Wrist pain from overuse turned into elbow, forarm, and hand/finger pain.

by NV

Last December is when the whole issue started.

Prior to it, I was playing guitar and hour a day, playing video games regularly, lifting weights a few times a week, and driving an hour to and from work every week day. My job is working with very small electronic components, and can require use of hands all day.

So last December I spent about two weeks using a nut driver and a screw driver at the same time for about 4 hours a day. (Both hands doing a screw driver type motion).

Then I spent a week of nearly doing it all day.

Hands started getting tired at the end of day, then tired all day, then sore, then very sharp and sore. I stopped and did as much as I could at work to avoid and screw driver type rotation type movements.

From Dec to April the wrists hurt, but got better slowly. I was doing wrist and finger exercise. I could still play guitar and every thing else (I did give up weights through), just screw drive type motions would cause pain.

Come April the pain was 99% gone. A friend unfortunately brought the pain back trying some martial art type arm and wrist locks on me (sigh...).

The pain was not horrible, just back. I had just started to lift weights and I wanted to keep it up. So I wrapped my wrists up and went to the gym. I did some over head presses with dumbbells. Three days later at work, my elbows start to hurt like I have NEVER felt before. It was bad.

Over the next week the elbows started to feel better. But still hurt. Over the next few weeks at work, my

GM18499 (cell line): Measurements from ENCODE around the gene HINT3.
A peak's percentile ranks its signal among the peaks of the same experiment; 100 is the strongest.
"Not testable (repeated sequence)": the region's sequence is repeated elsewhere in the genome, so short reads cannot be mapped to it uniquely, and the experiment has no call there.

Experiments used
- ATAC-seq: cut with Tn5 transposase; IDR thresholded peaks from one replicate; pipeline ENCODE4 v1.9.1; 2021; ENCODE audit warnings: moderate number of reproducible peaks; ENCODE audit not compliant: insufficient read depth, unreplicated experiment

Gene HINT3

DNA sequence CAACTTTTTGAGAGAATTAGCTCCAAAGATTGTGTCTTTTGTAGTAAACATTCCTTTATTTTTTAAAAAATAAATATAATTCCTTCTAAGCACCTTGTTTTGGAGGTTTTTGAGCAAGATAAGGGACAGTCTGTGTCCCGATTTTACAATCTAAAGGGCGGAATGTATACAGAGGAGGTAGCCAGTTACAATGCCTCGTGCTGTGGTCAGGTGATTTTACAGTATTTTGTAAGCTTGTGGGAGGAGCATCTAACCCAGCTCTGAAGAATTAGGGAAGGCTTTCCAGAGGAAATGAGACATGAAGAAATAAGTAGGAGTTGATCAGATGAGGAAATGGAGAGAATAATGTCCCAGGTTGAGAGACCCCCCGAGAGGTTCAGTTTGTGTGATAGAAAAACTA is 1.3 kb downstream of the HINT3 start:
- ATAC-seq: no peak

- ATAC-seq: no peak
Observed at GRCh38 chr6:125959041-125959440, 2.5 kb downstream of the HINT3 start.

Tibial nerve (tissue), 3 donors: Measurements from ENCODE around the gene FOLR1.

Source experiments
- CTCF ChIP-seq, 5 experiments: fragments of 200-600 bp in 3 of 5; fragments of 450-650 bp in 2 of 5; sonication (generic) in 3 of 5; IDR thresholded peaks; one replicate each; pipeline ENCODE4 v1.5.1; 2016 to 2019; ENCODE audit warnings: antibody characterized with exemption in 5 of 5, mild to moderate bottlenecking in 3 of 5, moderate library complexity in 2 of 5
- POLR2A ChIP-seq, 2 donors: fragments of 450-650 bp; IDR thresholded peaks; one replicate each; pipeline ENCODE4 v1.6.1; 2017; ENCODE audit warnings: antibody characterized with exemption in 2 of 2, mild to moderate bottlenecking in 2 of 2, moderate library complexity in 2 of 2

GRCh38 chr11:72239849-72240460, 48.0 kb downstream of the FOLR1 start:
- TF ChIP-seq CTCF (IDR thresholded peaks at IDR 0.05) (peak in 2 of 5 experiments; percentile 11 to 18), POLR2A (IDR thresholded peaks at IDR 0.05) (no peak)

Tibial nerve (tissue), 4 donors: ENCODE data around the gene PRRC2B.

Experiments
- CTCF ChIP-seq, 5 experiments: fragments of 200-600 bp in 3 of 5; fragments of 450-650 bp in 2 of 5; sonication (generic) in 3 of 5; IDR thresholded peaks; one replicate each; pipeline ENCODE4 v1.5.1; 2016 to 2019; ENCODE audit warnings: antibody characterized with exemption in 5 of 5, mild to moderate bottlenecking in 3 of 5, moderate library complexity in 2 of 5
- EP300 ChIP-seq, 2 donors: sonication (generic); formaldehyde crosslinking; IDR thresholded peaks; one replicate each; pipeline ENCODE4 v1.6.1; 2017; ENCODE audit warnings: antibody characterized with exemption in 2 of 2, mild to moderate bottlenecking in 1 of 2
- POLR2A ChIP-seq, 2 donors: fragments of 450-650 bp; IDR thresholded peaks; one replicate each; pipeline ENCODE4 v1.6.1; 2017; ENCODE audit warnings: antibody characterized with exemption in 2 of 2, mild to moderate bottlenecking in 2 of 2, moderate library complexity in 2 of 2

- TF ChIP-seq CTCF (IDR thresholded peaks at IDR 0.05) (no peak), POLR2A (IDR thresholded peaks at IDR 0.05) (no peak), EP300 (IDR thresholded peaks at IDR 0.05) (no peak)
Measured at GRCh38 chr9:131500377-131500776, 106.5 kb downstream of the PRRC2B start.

wrists started to hurt more. Then the backs of my hands. Then my fingers.

From April till June I worked through the pain with Ibuprofen. I decided this was too much. I stopped working. Since then the pain in my elbows is almost all gone (they crack a lot). Wrists still hurt, but not as much as in June when I stopped work. Fingers are getting better, but can still hurt, Heavy lifting will bring back pain in fingers for 2 weeks.

Physiotherapist found no swelling anywhere pretty much even at the height of all the pain. She was happy with my ability to flex everything without causing pain(the pain was already there). And I don’t think I ever really lost any strength anywhere, I was just in pain all the time. Blood work for arthritis turned up with nothing.

Rheumatoid doctor said rest will fix it.

I am wondering what is wrong. No doctor has said the same thing! And is there any supplements that will help tendons (if that is what is bothering me) heal.

Please reply using the comment link below. Do not submit a new submission to answer/reply, it's too hard for me to find where it's supposed to go.

And, comments have a 3,000 character limit so you may have to comment twice.

Joshua Tucker, B.A., C.M.T.
The Tendonitis Expert

Tennis Elbow Treatment That Works Dvd cover

reversing bicep tendonitis ebook cover